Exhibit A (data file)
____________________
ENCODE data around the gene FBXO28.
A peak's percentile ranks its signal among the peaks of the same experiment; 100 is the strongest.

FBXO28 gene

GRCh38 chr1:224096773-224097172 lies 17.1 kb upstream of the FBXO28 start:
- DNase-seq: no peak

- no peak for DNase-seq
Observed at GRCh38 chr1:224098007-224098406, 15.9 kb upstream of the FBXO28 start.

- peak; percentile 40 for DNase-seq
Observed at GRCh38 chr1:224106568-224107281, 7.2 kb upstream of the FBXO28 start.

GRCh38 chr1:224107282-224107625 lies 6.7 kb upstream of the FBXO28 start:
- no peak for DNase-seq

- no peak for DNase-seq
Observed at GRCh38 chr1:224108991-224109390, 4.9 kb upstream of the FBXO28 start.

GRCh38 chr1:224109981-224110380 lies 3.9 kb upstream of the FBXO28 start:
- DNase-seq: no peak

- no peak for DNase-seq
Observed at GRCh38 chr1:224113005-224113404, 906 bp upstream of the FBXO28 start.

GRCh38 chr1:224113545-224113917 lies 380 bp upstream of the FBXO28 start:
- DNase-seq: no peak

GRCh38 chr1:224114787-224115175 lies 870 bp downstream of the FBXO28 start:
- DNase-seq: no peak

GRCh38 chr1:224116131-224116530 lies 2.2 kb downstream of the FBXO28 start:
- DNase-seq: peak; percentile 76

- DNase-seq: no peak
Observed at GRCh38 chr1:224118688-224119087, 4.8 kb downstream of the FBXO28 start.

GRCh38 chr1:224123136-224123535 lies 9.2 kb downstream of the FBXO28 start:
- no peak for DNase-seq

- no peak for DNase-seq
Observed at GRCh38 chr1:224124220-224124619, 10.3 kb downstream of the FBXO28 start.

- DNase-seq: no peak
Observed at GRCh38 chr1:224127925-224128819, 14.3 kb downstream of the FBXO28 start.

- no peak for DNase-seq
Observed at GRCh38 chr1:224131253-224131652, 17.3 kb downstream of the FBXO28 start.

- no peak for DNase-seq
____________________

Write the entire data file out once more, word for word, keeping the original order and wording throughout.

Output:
ENCODE data around the gene FBXO28.
A peak's percentile ranks its signal among the peaks of the same experiment; 100 is the strongest.

FBXO28 gene

GRCh38 chr1:224096773-224097172 lies 17.1 kb upstream of the FBXO28 start:
- DNase-seq: no peak

- no peak for DNase-seq
Observed at GRCh38 chr1:224098007-224098406, 15.9 kb upstream of the FBXO28 start.

- peak; percentile 40 for DNase-seq
Observed at GRCh38 chr1:224106568-224107281, 7.2 kb upstream of the FBXO28 start.

GRCh38 chr1:224107282-224107625 lies 6.7 kb upstream of the FBXO28 start:
- no peak for DNase-seq

- no peak for DNase-seq
Observed at GRCh38 chr1:224108991-224109390, 4.9 kb upstream of the FBXO28 start.

GRCh38 chr1:224109981-224110380 lies 3.9 kb upstream of the FBXO28 start:
- DNase-seq: no peak

- no peak for DNase-seq
Observed at GRCh38 chr1:224113005-224113404, 906 bp upstream of the FBXO28 start.

GRCh38 chr1:224113545-224113917 lies 380 bp upstream of the FBXO28 start:
- DNase-seq: no peak

GRCh38 chr1:224114787-224115175 lies 870 bp downstream of the FBXO28 start:
- DNase-seq: no peak

GRCh38 chr1:224116131-224116530 lies 2.2 kb downstream of the FBXO28 start:
- DNase-seq: peak; percentile 76

- DNase-seq: no peak
Observed at GRCh38 chr1:224118688-224119087, 4.8 kb downstream of the FBXO28 start.

GRCh38 chr1:224123136-224123535 lies 9.2 kb downstream of the FBXO28 start:
- no peak for DNase-seq

- no peak for DNase-seq
Observed at GRCh38 chr1:224124220-224124619, 10.3 kb downstream of the FBXO28 start.

- DNase-seq: no peak
Observed at GRCh38 chr1:224127925-224128819, 14.3 kb downstream of the FBXO28 start.

- no peak for DNase-seq
Observed at GRCh38 chr1:224131253-224131652, 17.3 kb downstream of the FBXO28 start.

- no peak for DNase-seq